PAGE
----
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James Rosocha

Bass Edu

Arpeggio Inversions

Arpeggio Inversions

After going through the process of learning all the different varieties of chords and arpeggios in root position on your instrument, the next step is to learn all of the inversions of each chord.

I was taught to learn the arpeggio inversions in four variations. Always start on the index finger and stop at the highest note you can reach in each position. Inversions are permutations of chord tones. This method of study helps you learn the information all over the neck of the bass. Learn to see the four shapes that are formed and be sure to repeat the same inversions high on the neck.

The examples below all start in the key of F. Remember to start with the index finger for each pattern. Each inversion starts on the E string and ends on the high G string. After playing the arpeggio in root position, shift the index finger to an “A note” (5th fret on the E string) and end each pattern on the pinky of the left hand. Then shift the index to the “c note” (8th fret on the E string) for the second inversion. Shift the index to the high “e note” (12th fret on the E string) for the third inversion.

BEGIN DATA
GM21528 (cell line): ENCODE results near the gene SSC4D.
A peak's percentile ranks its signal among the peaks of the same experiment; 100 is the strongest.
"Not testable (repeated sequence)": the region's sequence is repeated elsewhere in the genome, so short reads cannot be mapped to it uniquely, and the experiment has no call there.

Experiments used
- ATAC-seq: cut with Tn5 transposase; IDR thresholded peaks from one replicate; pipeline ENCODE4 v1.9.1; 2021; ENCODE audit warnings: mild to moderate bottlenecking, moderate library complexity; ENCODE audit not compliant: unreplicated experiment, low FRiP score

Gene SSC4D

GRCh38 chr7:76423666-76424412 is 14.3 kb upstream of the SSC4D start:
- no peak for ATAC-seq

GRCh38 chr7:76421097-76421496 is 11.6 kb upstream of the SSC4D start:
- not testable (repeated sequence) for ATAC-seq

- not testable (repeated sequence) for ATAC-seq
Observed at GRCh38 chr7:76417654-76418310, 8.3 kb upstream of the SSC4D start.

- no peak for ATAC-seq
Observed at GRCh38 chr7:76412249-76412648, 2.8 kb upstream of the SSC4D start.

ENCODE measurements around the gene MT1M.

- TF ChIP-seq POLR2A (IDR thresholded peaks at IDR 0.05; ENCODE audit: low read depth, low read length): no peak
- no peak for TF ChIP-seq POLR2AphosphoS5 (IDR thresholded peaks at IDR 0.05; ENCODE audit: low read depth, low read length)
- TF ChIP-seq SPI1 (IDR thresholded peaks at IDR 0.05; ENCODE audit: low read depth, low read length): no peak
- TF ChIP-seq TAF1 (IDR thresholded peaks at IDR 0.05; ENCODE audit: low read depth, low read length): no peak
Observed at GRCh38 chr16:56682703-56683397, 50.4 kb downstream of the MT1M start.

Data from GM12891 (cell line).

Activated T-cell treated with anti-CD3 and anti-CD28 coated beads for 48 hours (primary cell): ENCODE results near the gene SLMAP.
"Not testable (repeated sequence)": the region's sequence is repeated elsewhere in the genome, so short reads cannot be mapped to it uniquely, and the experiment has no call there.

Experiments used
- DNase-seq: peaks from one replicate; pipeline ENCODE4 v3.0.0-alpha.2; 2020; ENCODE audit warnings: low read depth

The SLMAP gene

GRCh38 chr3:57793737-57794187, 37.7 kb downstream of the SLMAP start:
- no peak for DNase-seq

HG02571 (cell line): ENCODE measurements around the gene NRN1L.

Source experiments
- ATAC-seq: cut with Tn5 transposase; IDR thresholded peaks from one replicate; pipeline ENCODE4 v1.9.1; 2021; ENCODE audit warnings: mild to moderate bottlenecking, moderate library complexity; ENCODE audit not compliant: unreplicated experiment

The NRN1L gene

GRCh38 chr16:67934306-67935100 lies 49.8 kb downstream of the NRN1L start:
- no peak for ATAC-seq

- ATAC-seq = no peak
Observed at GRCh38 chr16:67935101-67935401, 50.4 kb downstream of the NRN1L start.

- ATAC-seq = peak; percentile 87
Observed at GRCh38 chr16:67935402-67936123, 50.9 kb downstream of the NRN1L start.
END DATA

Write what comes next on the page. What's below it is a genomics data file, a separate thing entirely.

Arpeggio Inversions
Arpeggio Inversions

Explore other chords and inversions such as the augmented 7, minor/major 7, minor 6, and augmented-major 7. Apply the same drill to each new chord you learn. Play the same chords and inversions on the piano. All of these examples are in the key of F. Work on all the chords in all keys.  Break the information down to one key a week or something that works for you. This is a true, no-nonsense study of music theory on your instrument. The time that you put in will be time well spent! 

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